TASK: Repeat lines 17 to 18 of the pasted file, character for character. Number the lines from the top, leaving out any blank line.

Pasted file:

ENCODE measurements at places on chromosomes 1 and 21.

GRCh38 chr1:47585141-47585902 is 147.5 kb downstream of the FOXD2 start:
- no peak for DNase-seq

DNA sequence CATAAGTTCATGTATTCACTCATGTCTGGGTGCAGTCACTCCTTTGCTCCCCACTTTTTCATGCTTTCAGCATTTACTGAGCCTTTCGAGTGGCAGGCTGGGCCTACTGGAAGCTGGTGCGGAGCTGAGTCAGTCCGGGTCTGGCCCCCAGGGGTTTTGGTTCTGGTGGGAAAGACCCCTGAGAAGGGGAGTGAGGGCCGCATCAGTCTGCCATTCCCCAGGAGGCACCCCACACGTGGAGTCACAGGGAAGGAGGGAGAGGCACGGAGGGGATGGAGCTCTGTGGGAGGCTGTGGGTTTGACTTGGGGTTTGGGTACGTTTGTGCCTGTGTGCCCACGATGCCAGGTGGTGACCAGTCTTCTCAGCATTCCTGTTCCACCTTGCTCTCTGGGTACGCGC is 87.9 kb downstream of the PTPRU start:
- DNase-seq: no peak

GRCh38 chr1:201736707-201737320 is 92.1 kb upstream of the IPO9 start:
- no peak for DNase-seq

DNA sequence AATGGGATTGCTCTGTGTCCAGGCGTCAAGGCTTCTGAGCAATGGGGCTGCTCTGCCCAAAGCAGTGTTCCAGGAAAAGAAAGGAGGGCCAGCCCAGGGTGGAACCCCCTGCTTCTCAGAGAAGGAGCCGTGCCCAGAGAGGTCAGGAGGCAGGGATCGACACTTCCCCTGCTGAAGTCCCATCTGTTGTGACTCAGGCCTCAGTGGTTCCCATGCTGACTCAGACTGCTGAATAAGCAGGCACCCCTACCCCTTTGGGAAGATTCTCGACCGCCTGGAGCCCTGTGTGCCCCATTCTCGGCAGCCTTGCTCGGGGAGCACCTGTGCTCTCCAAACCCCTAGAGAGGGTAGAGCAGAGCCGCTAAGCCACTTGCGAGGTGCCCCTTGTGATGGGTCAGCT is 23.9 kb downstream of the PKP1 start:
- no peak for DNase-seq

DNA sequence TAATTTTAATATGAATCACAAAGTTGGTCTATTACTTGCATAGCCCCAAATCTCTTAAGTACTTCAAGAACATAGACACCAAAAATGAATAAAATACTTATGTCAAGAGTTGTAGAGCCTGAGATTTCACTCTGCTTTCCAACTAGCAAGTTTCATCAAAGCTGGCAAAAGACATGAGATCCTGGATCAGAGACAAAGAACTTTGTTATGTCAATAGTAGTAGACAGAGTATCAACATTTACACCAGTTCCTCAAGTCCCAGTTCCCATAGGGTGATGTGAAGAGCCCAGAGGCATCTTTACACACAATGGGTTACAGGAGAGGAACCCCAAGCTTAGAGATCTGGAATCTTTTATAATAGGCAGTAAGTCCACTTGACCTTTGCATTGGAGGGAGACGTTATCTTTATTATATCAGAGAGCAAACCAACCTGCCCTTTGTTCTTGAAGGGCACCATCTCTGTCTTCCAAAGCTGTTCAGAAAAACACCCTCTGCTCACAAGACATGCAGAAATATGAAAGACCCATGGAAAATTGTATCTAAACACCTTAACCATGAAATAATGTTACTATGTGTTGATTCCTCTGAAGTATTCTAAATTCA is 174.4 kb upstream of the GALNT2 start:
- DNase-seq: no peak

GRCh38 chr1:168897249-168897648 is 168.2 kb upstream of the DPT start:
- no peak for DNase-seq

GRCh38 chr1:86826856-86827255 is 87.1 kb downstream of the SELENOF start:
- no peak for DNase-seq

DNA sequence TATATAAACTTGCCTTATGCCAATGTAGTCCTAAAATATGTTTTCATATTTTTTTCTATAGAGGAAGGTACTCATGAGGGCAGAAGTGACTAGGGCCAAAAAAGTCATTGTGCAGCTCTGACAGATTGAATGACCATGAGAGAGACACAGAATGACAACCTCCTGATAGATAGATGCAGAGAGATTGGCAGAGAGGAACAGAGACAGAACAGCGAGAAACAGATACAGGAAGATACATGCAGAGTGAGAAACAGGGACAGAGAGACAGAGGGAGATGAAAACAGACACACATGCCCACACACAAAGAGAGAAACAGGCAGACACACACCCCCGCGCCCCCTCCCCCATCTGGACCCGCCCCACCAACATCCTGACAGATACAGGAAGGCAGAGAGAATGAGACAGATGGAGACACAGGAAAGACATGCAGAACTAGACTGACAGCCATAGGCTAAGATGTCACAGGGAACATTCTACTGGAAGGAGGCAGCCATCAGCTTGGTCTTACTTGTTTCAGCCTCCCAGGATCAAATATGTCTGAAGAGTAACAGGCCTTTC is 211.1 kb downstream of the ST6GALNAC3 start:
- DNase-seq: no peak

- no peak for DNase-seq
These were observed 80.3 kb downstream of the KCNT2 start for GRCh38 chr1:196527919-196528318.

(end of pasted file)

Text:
- DNase-seq: no peak

- no peak for DNase-seq